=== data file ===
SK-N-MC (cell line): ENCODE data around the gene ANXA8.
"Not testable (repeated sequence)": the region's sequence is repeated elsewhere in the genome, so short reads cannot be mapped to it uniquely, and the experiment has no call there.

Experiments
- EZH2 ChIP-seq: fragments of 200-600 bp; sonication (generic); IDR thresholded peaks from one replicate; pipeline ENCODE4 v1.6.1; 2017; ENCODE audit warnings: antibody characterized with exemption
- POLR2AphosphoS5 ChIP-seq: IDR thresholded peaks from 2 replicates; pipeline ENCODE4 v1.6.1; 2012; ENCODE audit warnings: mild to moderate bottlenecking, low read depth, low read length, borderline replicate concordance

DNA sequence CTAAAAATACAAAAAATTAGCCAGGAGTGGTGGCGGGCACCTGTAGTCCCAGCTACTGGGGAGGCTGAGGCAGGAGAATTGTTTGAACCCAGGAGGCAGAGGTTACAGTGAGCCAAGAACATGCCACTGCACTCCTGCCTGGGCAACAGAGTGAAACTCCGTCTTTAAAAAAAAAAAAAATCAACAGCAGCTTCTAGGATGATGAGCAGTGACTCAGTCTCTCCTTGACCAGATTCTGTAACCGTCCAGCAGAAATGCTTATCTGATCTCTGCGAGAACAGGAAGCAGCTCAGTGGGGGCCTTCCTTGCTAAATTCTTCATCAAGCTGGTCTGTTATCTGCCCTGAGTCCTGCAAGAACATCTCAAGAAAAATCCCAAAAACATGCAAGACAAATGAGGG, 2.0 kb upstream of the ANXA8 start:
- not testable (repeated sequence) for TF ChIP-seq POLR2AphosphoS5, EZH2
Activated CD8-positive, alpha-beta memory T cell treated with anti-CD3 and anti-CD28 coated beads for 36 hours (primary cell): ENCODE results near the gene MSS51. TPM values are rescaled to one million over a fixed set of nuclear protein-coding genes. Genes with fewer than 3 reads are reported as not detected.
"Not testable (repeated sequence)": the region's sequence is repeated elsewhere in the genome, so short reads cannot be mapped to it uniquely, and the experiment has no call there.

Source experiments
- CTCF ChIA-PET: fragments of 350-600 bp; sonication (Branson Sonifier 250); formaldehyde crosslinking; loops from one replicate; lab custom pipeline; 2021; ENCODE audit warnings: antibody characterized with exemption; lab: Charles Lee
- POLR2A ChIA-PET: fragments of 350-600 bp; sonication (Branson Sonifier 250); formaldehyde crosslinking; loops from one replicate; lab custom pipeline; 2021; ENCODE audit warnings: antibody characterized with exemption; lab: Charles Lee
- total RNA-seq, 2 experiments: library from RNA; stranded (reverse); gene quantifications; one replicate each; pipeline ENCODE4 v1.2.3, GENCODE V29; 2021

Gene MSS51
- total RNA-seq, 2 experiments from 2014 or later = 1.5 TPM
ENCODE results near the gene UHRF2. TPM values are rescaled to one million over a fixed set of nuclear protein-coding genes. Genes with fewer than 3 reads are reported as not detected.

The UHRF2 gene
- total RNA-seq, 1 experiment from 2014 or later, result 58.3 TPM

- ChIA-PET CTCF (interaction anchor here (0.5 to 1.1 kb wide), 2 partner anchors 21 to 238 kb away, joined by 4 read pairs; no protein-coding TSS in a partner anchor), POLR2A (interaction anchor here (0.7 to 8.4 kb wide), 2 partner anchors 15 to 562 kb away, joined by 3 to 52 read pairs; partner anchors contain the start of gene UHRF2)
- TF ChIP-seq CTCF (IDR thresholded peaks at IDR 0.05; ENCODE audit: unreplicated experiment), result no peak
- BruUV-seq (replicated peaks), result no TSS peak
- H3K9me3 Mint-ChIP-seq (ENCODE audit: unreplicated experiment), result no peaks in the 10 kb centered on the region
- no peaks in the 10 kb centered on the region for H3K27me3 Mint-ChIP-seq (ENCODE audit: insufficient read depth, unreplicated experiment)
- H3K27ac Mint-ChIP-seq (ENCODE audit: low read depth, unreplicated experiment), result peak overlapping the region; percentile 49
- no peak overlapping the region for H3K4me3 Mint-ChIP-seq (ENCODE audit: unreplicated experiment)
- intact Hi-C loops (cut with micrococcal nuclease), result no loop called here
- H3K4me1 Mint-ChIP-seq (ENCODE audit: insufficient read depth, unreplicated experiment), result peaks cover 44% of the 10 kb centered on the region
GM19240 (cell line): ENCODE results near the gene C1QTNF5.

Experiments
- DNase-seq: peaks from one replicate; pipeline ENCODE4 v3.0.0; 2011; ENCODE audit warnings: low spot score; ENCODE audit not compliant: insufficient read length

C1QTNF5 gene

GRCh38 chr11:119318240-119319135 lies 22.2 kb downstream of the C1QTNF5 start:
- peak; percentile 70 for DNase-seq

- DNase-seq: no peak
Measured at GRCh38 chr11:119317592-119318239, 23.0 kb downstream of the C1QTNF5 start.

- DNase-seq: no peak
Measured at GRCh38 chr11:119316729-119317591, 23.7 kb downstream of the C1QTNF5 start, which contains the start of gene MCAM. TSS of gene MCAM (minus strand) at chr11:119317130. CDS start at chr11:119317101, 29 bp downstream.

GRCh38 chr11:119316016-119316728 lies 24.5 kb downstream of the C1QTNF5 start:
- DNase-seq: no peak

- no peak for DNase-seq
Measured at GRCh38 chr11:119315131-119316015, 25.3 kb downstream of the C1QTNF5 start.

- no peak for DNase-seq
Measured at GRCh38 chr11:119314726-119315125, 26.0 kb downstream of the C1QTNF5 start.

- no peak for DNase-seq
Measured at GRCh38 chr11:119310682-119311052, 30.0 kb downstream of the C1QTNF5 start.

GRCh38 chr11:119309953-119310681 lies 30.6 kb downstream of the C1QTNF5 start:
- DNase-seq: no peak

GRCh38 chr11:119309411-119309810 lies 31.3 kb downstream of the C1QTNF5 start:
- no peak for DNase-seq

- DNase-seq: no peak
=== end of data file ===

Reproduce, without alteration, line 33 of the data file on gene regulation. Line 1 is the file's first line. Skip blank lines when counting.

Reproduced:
- peak; percentile 70 for DNase-seq